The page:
mark hertsgaard

Independent Journalist & Author


Historic Paris Agreement Needs Civil Society To Succeed

The Paris agreement, signed by virtually every nation on earth, is at once an historic achievement and a monument to inadequacy. If implemented, it foreshadows the end of the fossil fuel industry, but it can only succeed if civil society–activists, local governments, business, faith and civic leaders–throughout the world push even harder to keep fossil fuels in the ground and move the global economy toward zero-carbon practices:


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2 Responses to “Historic Paris Agreement Needs Civil Society To Succeed”

  • James R. Percival says:

    Can’t you up the message?
    We are past the tipping point. We have methane coming out of the ocean and the thawed tundra that is a more concentrated green house gas than carbon. We have fracked natural gas leaking both from the fracking and the pumpers not being that careful of leaks. No slow down of the use of carbon fuels, and I don’t even get a form letter back from my Congress person Martha McSally.
    Couldn’t we enforce stop cutting rainforests in Indonesian and South America. Encourage replanting. Encourage carbon sequester techniques: enabling the oceans to grow more species that use carbon for shells, turning carbon even into renewable fuels even if we put them back down into old oil wells, invent new ways to use solar energy to trap carbon from the source and even to start taking it our of the atmosphere. I’m reading your book “Hot” and then I realized it was published in 2012 and written before that. How do we raise the intensity of the need to start really doing things now to mitigate global warming?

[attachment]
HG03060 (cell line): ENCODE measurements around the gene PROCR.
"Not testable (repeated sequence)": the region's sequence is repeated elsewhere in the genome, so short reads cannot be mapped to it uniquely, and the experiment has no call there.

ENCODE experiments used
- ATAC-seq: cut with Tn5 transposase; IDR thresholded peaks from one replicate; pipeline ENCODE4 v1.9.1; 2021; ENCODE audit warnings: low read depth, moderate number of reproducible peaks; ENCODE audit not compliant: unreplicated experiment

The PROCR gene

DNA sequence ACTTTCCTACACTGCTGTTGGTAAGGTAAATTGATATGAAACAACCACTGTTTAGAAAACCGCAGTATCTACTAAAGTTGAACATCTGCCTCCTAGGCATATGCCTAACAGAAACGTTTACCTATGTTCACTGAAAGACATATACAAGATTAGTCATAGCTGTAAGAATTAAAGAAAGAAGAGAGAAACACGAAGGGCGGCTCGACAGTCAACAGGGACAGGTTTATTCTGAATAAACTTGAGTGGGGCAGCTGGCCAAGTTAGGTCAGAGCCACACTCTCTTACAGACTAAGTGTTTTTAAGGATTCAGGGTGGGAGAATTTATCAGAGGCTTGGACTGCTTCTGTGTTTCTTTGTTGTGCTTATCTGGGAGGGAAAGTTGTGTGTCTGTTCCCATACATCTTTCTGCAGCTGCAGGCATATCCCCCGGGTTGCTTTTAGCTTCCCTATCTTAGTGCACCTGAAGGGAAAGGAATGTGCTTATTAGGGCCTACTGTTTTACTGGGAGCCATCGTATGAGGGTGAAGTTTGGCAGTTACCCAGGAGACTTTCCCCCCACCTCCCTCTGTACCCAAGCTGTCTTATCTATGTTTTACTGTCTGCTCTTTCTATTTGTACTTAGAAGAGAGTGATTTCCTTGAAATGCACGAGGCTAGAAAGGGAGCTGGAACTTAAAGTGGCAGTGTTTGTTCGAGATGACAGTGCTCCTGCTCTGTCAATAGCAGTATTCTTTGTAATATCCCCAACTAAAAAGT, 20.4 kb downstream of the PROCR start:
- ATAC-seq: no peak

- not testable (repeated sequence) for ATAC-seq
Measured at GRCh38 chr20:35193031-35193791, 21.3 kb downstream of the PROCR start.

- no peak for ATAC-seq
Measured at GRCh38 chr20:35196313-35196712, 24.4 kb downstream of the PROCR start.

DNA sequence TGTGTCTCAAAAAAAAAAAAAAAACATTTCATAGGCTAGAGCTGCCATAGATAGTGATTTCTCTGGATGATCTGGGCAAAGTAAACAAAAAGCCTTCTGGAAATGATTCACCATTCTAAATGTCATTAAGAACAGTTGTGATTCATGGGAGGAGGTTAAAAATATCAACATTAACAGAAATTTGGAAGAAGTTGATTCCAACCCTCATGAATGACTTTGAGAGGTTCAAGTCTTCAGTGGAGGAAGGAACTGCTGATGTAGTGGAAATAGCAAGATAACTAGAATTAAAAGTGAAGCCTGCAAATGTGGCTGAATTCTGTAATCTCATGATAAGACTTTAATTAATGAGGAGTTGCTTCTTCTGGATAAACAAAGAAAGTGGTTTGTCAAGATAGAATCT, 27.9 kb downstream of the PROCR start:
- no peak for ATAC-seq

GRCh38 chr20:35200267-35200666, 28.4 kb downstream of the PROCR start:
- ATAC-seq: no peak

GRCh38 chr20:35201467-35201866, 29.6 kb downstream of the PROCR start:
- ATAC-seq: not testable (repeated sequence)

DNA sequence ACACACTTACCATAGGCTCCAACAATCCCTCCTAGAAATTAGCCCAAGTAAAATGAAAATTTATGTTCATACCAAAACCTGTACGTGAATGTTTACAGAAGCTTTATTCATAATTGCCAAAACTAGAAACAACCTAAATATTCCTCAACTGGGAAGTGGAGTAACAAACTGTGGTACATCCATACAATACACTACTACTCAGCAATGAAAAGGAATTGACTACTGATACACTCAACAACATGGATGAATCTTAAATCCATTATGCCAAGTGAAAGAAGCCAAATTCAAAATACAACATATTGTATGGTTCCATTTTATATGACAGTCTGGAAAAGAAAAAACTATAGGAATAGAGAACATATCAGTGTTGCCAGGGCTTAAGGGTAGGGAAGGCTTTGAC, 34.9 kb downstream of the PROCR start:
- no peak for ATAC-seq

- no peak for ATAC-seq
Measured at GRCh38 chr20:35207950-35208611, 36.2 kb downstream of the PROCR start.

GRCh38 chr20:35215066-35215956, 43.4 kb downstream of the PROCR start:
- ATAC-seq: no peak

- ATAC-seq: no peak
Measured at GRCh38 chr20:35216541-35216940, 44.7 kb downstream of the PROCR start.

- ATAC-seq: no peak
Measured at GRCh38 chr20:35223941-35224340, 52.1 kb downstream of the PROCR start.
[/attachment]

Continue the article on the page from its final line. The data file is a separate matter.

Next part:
• admin says:

    I entirely agree, James R. Recival, the message needs to be louder and implemented soonest. I assure you, I’m doing all I can in that direction, and so are many others. Please help us by doing all you can–beyond writing to your congressional representative, for example, you could join one of the climate action organizations. As I’ve written and written, what most creates political change is lots of people in the street!

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About Mark

Independent journalist Mark Hertsgaard is the author of seven books that have been translated into sixteen languages, including Bravehearts: Whistle Blowing in the Age of Snowden; HOT: Living Through the Next Fifty Years on Earth; and A Day in the Life: The Music and Artistry of the Beatles. He has reported from twenty-five countries about politics, culture and the environment for leading outlets, including The Guardian, Der Spiegel, Vanity Fair, The New Yorker, Time, Mother Jones, NPR, the BBC and The Nation, where is the environment correspondent. He lives in San Francisco.